Aberdeenshire in the Grampian region
Although England and Scotland are clearly smashed right up into each other, we knew when we'd left one and entered the other. England is beautiful, but Scotland is breath-taking. You see it in the hills.
Something about these hills, with stonewall barriers and grazing sheep, hilltop towers and low hanging clouds of varying depths of grey with peeks of blue sky poking through here and there, puts me at ease, comforted. It's similar to how I felt in Ireland, especially the first time touching down, seeing the bright expanse of emerald green stretched out before me. Something in this foreign place is deeply familiar.
Is it my heart recognizing something here? Blood flowing more easily because part of it came from this place so many years ago? If this is the case, why don't I feel this familiarity in England, having English blood, as well? It's just something about these hills.
The music of the Highland bagpipes is the anthem of this place. The hills rise and fall with rolling grace before plunging into the depths of the sea that embrace them. The creeks and streams tumbling over the land carry the memory, the history of this place, the breaks in its crust scars of the past. A heavy but balanced sky is always overhead, shading the dense forest a deeper black. The clouds are dreams, sometimes heavy and dark, but sometimes bright and easy. Dark, light, and glowing blue share the same sky, sunshine and rain equally important. Without both in balance there would be no lush and healthy landscape, beautiful and majestic as it is. Raging rains to cleanse the air, bringing relief, but then the sun shines so strongly, a sweet sunshine kiss to the land. This place enchants you with ease.
When we arrived to Stonehaven, I was quite frankly giggling over the beauty of the place. We were to stay here because of its proximity to Dunnottar Castle, the cliff side ruins of a place believed to have been put there by my ancestors so many years ago. What a treat it was to find this place was worth visiting all on its own. A small, harbor village on Scotland's east coast, it's a quaint and pretty little place full of friendly faces and gorgeous scenery. We stayed at the Beachgate House Bed&Breakfast, located right on the beach, a charming and well-furnished home with fantastic hosts, Alan and his mum.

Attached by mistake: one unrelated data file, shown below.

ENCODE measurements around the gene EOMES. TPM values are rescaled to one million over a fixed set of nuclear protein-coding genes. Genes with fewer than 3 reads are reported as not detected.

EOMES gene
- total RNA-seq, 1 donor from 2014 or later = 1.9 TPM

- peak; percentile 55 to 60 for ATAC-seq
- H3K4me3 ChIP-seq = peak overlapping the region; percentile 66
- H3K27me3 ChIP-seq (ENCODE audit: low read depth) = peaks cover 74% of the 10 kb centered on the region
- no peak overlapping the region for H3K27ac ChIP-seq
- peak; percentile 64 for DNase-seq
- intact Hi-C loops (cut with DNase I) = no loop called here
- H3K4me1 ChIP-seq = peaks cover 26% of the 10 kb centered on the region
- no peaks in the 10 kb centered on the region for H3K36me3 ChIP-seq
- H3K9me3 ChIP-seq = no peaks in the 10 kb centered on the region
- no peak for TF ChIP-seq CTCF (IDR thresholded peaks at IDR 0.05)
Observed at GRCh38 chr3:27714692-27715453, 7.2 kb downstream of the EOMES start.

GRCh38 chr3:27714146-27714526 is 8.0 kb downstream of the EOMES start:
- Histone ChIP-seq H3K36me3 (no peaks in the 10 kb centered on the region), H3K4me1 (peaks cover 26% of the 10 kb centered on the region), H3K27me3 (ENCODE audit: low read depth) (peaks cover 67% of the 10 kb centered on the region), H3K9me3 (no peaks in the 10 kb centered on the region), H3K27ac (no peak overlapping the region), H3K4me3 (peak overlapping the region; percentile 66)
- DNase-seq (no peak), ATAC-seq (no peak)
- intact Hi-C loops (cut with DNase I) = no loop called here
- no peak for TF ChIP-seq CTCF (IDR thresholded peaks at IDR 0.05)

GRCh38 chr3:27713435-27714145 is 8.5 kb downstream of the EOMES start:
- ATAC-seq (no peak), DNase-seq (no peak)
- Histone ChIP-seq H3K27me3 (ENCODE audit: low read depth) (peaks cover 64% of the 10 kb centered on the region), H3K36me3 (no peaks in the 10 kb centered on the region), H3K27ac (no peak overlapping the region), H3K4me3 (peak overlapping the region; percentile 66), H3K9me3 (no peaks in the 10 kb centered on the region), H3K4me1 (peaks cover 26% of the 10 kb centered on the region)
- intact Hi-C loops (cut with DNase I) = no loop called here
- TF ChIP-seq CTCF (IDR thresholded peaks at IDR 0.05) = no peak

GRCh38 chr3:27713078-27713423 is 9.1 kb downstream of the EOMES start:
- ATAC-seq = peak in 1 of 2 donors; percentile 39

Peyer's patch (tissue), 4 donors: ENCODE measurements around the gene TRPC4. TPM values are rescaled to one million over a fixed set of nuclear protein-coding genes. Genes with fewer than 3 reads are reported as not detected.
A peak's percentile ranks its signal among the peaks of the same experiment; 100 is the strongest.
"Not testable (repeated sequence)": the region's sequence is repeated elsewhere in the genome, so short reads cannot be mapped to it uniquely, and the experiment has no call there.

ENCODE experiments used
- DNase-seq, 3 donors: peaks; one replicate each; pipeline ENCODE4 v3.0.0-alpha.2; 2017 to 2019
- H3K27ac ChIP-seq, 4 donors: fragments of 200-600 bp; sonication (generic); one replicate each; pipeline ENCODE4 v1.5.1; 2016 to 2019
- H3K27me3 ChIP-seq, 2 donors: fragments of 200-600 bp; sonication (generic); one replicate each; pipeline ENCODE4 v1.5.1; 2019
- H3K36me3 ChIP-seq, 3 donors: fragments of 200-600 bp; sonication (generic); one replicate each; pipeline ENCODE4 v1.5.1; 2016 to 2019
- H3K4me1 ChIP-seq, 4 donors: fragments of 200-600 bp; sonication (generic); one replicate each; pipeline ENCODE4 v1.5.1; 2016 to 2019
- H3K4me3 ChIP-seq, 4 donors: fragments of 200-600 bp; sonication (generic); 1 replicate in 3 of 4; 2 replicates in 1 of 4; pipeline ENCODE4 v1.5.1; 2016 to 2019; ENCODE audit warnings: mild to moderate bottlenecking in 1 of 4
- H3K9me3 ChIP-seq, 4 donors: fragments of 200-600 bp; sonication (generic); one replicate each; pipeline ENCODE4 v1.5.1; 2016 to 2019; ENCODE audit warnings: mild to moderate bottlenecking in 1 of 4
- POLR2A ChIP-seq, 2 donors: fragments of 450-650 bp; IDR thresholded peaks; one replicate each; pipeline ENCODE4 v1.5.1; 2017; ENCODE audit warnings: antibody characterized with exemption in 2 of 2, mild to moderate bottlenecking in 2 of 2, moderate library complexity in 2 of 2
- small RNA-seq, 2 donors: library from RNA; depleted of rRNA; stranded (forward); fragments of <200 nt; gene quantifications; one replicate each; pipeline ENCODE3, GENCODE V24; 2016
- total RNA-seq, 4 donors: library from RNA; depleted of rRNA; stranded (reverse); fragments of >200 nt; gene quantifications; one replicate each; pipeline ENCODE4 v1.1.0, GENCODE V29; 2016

At Alan's suggestion, we walked from the Beachgate along the boardwalk in front of the B&B along the beach to the harbor, and to the Ship Inn for dinner. This is where my raving about Scottish food begins.
The UK has gotten a terrible reputation for the cuisine. When you think of England, Scotland, and even Ireland, good food is generally not at the forefront, but why? Yes, I've tried fish and chips and didn't care for it, but I'm not big on fish. When my brother and his wife visited Ireland a few years back, they were quickly cured of their curiosity of Irish cuisine and often opted for fast food for the familiar and acceptable taste of it. This was sad to me because I really do believe a place's food is an important part of its culture, but it's hard to keep trying when your taste buds get burned right off.
This was not the case as we traveled through Scotland, not at all. Chris and I make a point of trying whatever's local, and the more local, the better, everywhere we travel, and Scotland would be no different. Perhaps it was the very bad rap the food has that made for such a surprise, but we did not have a bad meal in the week and a half we spent here. And it began in Stonehaven.
Starter: Cullen Skink - a very traditional soup, many call comfort food. Now fish soup does not peek my interest (and the name doesn't help) as I'm not a big fan of most fish, but this delectable bowl contained smoked haddock, onion, and potato in a creamy base. It was fantastic, seriously, I cleaned the cup with my bread. Chris had the same and loved it, as well. Moving on.
Main: For Chris, it was steak and Guinness pie, hearty chunks of roasted beef cooked in a thick Guinness gravy inside a crusty, pie shell. Delicious.
For me, it was one of the specials, pan-seared scallops with sweet pea risotto - phenomenal! It helps with the freshness when you can catch what's on the menu just outside.
Dessert: For Chris, Bailey's Cheesecake. Do I need to explain?
For me, it had to be the ever-famous Sticky Toffee Pudding, a square of cake with dates cooked in surrounded by a shallow sea of thick, and yes, sticky toffee sauce. Looks simple enough, but knocks you out when it enters your mouth. Ridiculously delicious.
I am in love with Stonehaven.